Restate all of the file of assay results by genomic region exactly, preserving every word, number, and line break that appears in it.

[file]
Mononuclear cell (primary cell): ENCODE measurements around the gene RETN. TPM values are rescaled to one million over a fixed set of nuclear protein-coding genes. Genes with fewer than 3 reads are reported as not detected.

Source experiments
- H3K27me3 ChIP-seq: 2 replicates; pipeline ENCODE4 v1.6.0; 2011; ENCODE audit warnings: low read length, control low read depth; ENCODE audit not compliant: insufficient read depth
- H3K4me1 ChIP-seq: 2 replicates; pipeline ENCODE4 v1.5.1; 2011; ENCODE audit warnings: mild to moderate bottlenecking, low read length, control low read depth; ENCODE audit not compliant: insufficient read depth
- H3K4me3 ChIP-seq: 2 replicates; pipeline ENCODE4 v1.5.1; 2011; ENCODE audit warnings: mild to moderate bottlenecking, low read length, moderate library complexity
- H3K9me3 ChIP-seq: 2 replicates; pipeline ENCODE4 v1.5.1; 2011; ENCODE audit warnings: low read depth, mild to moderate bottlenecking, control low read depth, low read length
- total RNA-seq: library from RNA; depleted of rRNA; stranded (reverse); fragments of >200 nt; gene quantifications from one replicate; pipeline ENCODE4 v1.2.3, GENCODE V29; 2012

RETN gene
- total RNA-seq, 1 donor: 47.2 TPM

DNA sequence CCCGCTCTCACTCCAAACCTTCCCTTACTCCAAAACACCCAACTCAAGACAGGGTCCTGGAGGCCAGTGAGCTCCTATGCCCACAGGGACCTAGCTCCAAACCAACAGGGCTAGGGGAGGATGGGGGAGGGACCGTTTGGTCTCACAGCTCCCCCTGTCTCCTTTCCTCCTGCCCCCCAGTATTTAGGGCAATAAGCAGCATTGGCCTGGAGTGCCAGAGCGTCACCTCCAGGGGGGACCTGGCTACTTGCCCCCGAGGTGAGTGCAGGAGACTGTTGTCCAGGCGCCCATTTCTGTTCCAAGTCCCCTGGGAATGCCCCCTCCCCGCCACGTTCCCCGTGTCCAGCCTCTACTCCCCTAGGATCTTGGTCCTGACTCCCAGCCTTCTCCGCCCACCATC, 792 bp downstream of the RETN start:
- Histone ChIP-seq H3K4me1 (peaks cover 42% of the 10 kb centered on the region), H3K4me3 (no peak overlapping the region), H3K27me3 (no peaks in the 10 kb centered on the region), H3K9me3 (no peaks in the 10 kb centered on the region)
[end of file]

Mononuclear cell (primary cell): ENCODE measurements around the gene RETN. TPM values are rescaled to one million over a fixed set of nuclear protein-coding genes. Genes with fewer than 3 reads are reported as not detected.

Source experiments
- H3K27me3 ChIP-seq: 2 replicates; pipeline ENCODE4 v1.6.0; 2011; ENCODE audit warnings: low read length, control low read depth; ENCODE audit not compliant: insufficient read depth
- H3K4me1 ChIP-seq: 2 replicates; pipeline ENCODE4 v1.5.1; 2011; ENCODE audit warnings: mild to moderate bottlenecking, low read length, control low read depth; ENCODE audit not compliant: insufficient read depth
- H3K4me3 ChIP-seq: 2 replicates; pipeline ENCODE4 v1.5.1; 2011; ENCODE audit warnings: mild to moderate bottlenecking, low read length, moderate library complexity
- H3K9me3 ChIP-seq: 2 replicates; pipeline ENCODE4 v1.5.1; 2011; ENCODE audit warnings: low read depth, mild to moderate bottlenecking, control low read depth, low read length
- total RNA-seq: library from RNA; depleted of rRNA; stranded (reverse); fragments of >200 nt; gene quantifications from one replicate; pipeline ENCODE4 v1.2.3, GENCODE V29; 2012

RETN gene
- total RNA-seq, 1 donor: 47.2 TPM

DNA sequence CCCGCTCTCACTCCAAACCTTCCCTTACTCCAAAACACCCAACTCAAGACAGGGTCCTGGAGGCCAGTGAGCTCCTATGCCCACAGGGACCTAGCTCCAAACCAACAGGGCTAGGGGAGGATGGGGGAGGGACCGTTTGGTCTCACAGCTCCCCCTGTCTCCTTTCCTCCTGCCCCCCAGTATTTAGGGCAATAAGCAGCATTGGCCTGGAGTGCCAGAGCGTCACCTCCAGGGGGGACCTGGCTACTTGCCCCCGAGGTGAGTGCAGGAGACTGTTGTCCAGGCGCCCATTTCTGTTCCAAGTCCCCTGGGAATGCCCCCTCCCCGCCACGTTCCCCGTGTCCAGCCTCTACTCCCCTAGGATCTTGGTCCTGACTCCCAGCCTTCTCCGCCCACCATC, 792 bp downstream of the RETN start:
- Histone ChIP-seq H3K4me1 (peaks cover 42% of the 10 kb centered on the region), H3K4me3 (no peak overlapping the region), H3K27me3 (no peaks in the 10 kb centered on the region), H3K9me3 (no peaks in the 10 kb centered on the region)